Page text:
Differential gene expression of heat shock proteins in crowded and isolated Schistocerca americana

Monday, November 17, 2014: 8:48 AM
D131 (Oregon Convention Center)
Grace Avecilla , Biology, University of Central Florida, Orlando, FL
Hojun Song , Department of Biology/ Song Lab, University of Central Florida, Orlando, FL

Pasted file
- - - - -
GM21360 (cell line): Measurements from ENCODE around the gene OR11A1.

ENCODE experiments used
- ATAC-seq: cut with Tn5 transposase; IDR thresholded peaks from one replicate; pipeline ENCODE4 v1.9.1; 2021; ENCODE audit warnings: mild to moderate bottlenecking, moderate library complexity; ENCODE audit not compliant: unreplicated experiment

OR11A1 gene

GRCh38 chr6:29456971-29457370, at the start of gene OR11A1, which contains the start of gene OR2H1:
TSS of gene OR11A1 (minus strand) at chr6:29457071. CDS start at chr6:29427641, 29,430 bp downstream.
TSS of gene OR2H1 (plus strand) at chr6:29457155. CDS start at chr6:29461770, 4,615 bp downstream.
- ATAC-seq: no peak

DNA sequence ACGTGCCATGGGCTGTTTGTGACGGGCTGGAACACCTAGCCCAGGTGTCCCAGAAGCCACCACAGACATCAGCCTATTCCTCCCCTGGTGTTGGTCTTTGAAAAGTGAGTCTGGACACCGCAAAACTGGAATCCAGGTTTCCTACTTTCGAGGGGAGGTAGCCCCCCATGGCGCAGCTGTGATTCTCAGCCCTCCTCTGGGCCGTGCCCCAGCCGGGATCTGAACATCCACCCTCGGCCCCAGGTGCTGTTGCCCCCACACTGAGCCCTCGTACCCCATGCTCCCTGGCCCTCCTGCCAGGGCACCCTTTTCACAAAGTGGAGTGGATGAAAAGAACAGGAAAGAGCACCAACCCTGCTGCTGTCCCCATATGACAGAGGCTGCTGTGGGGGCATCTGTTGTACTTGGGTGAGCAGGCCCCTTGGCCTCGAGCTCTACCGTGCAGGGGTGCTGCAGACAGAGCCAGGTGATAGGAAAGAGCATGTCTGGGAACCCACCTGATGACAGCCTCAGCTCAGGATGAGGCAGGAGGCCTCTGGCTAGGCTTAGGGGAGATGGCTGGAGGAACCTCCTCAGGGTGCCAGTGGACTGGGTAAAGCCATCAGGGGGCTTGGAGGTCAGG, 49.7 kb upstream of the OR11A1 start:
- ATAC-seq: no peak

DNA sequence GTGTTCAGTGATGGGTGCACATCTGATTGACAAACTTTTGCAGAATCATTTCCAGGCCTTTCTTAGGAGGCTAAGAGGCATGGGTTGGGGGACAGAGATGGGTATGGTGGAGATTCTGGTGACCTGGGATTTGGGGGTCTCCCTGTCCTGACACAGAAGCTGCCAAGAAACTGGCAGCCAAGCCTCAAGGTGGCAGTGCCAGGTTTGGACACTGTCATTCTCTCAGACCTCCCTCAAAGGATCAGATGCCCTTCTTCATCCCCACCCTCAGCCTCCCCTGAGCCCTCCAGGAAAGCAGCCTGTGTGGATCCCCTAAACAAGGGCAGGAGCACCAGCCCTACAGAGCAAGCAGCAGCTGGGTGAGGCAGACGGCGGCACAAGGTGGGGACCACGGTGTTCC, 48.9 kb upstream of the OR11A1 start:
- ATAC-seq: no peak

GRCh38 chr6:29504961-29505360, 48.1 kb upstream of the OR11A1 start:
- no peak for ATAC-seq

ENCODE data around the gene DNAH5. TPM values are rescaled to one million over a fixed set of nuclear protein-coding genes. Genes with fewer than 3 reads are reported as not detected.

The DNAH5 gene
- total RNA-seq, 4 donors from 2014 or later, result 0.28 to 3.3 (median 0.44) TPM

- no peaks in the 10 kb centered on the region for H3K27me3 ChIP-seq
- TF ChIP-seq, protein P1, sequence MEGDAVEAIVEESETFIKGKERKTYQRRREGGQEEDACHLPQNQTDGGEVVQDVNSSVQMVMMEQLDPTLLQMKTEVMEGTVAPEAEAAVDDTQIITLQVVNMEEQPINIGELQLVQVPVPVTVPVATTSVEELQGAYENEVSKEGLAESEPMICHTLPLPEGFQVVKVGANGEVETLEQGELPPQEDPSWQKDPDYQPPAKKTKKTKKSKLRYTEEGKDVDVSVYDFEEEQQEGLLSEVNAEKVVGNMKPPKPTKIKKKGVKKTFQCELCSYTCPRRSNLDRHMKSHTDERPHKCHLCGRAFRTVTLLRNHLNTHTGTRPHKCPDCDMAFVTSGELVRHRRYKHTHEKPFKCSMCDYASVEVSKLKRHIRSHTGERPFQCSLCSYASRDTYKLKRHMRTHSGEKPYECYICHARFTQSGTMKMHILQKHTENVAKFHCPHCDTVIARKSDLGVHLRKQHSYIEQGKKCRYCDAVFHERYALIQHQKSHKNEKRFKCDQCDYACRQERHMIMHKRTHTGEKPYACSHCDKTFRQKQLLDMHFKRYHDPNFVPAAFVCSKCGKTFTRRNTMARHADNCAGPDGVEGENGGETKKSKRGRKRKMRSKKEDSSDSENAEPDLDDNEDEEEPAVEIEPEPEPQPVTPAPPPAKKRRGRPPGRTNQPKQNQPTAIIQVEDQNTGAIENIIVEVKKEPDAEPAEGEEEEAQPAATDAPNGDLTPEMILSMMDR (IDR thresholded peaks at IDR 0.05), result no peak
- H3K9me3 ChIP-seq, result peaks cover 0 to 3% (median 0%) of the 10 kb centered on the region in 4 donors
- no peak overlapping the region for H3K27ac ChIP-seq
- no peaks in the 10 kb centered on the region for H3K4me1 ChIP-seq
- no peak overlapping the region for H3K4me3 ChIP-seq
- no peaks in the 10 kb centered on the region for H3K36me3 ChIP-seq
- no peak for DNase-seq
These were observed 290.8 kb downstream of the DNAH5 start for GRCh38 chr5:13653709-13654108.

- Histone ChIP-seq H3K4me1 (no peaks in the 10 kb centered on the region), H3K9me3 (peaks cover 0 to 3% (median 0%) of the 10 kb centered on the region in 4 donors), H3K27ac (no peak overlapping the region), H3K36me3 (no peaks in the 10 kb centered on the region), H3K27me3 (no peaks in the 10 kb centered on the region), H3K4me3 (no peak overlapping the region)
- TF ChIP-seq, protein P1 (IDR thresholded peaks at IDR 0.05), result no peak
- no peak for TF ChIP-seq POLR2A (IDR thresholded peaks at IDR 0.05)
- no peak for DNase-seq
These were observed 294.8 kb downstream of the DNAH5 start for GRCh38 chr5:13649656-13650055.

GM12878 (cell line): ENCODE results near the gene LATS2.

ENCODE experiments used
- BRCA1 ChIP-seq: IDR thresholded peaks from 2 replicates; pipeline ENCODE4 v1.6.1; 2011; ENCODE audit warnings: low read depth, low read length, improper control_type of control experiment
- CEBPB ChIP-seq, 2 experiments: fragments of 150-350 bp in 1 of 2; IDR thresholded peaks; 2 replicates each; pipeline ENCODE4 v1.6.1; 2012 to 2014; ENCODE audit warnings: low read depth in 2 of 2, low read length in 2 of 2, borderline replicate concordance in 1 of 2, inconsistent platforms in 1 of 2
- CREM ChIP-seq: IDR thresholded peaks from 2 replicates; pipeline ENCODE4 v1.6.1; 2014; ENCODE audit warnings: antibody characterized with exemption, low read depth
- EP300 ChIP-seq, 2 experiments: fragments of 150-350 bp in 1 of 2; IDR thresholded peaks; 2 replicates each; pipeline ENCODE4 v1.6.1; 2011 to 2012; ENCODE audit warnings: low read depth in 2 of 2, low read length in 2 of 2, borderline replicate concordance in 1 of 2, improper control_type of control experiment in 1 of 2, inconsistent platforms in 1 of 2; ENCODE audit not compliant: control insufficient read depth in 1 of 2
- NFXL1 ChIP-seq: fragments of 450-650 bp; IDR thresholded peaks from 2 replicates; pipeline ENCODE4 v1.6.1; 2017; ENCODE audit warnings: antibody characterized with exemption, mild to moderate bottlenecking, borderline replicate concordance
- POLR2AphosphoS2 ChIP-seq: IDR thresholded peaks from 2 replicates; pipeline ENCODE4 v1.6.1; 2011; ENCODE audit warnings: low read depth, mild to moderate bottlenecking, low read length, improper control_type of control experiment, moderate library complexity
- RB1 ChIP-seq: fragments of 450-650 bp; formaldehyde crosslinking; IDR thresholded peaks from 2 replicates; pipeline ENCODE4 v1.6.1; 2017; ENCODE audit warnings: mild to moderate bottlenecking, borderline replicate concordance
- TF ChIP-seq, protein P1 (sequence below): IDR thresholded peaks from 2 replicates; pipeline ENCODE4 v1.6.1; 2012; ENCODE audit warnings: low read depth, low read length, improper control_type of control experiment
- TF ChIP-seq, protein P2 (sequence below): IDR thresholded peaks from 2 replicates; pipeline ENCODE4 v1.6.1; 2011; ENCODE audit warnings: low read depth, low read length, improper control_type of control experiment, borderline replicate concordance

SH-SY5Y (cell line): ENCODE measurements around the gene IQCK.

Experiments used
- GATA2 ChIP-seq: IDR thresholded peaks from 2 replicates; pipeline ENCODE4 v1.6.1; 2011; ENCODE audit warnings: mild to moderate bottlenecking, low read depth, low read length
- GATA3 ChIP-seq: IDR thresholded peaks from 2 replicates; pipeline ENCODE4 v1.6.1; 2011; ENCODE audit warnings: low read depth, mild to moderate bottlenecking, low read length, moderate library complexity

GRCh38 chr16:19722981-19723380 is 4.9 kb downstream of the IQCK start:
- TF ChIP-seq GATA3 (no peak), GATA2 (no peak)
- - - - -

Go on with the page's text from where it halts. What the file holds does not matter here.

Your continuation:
Schistocerca americana is one of many grasshopper species that exhibits density-dependent phenotypic plasticity in which insects in high population density environments display different morphological and behavioral characters than insects in low population densities. Insects in the crowded condition are exposed to many types of stress, which include increased temperature, higher risk of disease, and decreased nutrient availability. Heat shock proteins (HSPs) are a class of proteins that help respond to and cope with a wide range of stressors. Generally, HSPs act as molecular chaperones and it has been suggested that they play a major role in responding to environmental stress and can be used across many species as a biological marker to indicate exposure to stressful conditions. This project seeks to begin to elucidate the means by which these stresses are coped with at a molecular level by quantifying differences in gene expression of three small HSPs (Hsp20.5, Hsp20.6, Hsp20.7) and three large HSPs (Hsp40, Hsp70, Hsp90) in S. americana insects in the sixth instar developmental stage. Genes were identified by blasting the sequences from other Orthoptera against the S. americana transcriptome, and primers were designed from these sequences. Complementary DNA libraries were created from RNA extractions from the head and thoracic ganglia of isolated and crowded individuals and then run on qRT-PCR with β-actin as the reference gene.